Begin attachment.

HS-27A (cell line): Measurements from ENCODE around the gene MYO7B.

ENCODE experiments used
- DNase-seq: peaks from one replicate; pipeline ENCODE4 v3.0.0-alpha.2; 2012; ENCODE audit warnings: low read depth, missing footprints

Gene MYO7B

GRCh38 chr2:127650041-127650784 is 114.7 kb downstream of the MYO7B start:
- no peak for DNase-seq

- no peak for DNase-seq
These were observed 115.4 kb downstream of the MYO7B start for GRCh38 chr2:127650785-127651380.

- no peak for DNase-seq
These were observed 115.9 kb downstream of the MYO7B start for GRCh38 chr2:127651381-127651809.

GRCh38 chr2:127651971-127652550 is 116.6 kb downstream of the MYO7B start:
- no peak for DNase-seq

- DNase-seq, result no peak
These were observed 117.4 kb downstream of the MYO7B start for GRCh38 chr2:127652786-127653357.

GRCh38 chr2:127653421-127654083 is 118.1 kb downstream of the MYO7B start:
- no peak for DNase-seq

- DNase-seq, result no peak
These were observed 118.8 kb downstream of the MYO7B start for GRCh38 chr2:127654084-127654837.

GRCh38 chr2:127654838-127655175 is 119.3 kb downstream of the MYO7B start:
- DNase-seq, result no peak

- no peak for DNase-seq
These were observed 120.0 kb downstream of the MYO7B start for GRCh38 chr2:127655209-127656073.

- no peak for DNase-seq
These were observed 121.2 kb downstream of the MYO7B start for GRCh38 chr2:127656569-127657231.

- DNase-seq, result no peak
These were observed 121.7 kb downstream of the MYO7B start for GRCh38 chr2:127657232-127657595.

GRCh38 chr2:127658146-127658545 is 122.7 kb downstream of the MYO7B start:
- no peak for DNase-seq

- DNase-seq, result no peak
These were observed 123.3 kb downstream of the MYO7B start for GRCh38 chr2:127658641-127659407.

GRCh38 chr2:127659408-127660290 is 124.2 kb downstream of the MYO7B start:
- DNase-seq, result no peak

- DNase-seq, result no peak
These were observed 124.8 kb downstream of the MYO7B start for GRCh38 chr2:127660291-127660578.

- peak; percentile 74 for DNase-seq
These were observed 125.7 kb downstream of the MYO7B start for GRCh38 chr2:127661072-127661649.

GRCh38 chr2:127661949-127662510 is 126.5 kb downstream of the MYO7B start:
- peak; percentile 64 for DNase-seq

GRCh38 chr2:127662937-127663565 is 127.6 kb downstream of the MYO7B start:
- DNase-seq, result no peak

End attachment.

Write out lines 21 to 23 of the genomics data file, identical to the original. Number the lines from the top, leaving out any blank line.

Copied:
- no peak for DNase-seq
These were observed 120.0 kb downstream of the MYO7B start for GRCh38 chr2:127655209-127656073.

- no peak for DNase-seq